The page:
Make Science Collages: Use pictures from magazines, newspapers or online (with supervision) to create collages of different categories of science objects, such as animals, plants birds, and fish.
Learn About a Favorite Animal: Pick an animal your child loves and learn about it. Read about it, see it at a zoo or farm or look at pictures online. Then help your child create a collage of she what she learned about that animal using pictures and texts. 

Reading Activities

Read and Repeat: Have your child “read” her favorite book to you, using her memory, associations, and clues from the pictures.

Alphabet Books: Use drawings or pictures from magazines to create an alphabet book which has a letter and an object that begins with that letter on each page.

Fill in the Blank: When you read a favorite picture book to your child and you come across a short word that rhymes or is familiar to your child because he knows the book very well, stop and let him say the word. Point to the word as he says it and spell it out.

Act it Out: Act out parts of or the whole story of your child’s favorite and well-known books.

Writing Skills

A kindergartener whose built proper writing skills writes uppercase and lowercase letters.  Writes his/her name.  Writes some letters and words when they are dictated.  Uses invented or creative spelling to write a variety of words.  Uses conventional spelling to write some words (CVC and basic sight words).  Writes, Draws and Dictates about a variety of topics, including his opinion, a description of something or a moment or event in his life.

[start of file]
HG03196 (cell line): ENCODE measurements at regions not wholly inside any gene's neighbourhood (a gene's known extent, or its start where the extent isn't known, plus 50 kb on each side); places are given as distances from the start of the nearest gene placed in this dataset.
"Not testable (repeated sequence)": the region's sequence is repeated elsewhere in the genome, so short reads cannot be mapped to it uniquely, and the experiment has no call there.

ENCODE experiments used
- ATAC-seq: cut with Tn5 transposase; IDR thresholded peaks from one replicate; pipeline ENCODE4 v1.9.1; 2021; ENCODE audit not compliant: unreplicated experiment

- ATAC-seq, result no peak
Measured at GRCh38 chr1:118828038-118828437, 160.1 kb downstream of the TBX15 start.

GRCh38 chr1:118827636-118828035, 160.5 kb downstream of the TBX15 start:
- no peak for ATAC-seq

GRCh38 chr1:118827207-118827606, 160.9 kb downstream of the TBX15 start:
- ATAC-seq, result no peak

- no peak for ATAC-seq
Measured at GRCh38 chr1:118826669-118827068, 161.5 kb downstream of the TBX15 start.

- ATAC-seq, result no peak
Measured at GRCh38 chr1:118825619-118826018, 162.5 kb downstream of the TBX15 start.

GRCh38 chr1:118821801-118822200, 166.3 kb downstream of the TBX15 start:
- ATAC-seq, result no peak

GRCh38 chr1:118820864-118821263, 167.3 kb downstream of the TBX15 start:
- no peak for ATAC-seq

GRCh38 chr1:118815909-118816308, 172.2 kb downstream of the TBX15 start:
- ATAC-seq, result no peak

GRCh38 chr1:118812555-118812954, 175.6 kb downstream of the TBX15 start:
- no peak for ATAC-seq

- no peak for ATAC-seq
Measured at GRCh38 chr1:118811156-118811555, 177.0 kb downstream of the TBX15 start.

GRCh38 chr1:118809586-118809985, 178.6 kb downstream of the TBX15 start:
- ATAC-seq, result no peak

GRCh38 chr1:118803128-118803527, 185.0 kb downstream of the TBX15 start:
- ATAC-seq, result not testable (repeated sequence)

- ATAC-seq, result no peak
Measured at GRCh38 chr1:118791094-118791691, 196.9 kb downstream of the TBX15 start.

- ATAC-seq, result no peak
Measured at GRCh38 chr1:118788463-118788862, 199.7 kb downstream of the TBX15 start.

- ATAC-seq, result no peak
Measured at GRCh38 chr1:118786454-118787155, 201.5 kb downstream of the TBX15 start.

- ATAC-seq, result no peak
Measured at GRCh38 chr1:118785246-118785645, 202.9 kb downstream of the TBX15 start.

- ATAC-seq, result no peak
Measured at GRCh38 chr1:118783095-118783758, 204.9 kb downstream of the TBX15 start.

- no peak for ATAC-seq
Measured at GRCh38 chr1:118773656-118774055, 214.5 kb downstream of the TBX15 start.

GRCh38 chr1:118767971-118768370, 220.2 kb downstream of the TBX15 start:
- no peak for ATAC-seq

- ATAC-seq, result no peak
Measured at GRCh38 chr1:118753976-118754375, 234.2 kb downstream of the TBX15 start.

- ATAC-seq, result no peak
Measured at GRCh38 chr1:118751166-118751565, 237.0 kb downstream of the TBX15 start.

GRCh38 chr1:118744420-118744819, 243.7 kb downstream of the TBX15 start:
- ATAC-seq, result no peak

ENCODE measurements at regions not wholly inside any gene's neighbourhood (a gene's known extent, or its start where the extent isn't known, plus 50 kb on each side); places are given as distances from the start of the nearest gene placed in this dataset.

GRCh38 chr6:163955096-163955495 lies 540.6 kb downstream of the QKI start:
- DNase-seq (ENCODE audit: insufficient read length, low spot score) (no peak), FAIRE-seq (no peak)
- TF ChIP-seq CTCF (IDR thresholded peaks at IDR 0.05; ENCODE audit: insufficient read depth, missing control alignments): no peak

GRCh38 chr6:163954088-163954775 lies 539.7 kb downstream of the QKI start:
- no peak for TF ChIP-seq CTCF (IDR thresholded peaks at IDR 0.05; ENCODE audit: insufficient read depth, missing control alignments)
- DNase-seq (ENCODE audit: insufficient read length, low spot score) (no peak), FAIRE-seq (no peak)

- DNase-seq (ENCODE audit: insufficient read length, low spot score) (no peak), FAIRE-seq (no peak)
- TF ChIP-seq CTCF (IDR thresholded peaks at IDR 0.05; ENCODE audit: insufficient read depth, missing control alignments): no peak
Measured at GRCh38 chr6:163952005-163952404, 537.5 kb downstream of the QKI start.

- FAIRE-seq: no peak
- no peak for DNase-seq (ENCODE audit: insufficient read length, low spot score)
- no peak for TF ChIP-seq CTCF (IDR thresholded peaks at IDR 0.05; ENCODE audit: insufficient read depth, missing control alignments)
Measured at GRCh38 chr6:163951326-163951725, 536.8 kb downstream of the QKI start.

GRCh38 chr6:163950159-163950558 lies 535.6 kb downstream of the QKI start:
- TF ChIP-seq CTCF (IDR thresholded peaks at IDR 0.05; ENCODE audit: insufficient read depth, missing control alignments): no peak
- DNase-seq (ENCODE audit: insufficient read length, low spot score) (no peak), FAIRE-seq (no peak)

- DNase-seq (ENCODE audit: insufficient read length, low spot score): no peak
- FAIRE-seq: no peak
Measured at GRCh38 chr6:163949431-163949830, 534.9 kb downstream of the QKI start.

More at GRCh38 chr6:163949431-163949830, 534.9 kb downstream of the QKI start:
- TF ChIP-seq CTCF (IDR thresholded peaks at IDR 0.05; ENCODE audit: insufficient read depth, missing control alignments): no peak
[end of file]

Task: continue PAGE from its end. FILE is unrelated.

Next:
Writing Activities

  • Label Things: Create labels with your child for different objects in your house. For example, different books, places for toys, foods or objects in the kitchen, or clothes. You or your child can write the names of the objects and your child can draw a picture to go along with it.
  • Guessing Games: Draw a picture and have your child guess the spelling of that word. Give your child a few letters in a word. For example show your child “_AT,” and ask him to make as many words as he can with it.
  • Create a Photo Album: When you take pictures of events or people ask your child to label the picture. Glue the picture to a piece of a paper so your child can write a description of the event, what happened, who was there, etc. If other people were involved in the event send them a copy!
  • Have a Letter Treasure Hunt: When you are in the car, at home or in the store, ask your child to find certain uppercase and lower case letters. She can keep a list of all the letters she finds and she can write them down as she finds them. 

Math

In most kindergarten classes, math is woven throughout the day’s activities. This is especially effective because math becomes more meaningful when it is experienced in real life contexts. Most importantly, your kindergartner will go beyond simply counting the numbers to understanding what numbers represent and actively use them to represent quantities. Daily kindergarten math activities include learning numbers, practicing counting, addition and subtraction and learning concepts of time, measurement, and categorization. In addition, playing with puzzles, building toys, blocks and games help kindergarteners practice and build math skills in an enjoyable and engaging way, making their learning more meaningful and effective.

In order to build math skills, your kindergartner:

Understands that numbers represent quantity and uses them to do so.
Counts and writes numbers, from 1-20 (and potentially higher).
Counts out and compare quantities, usually up to 20.
Counts out and groups objects in order to solve single-digit addition and subtraction problems.
Begins to recognize and understand the meaning of the plus and minus signs.
Uses drawings, objects, actions and sounds to represent and practice addition and subtraction.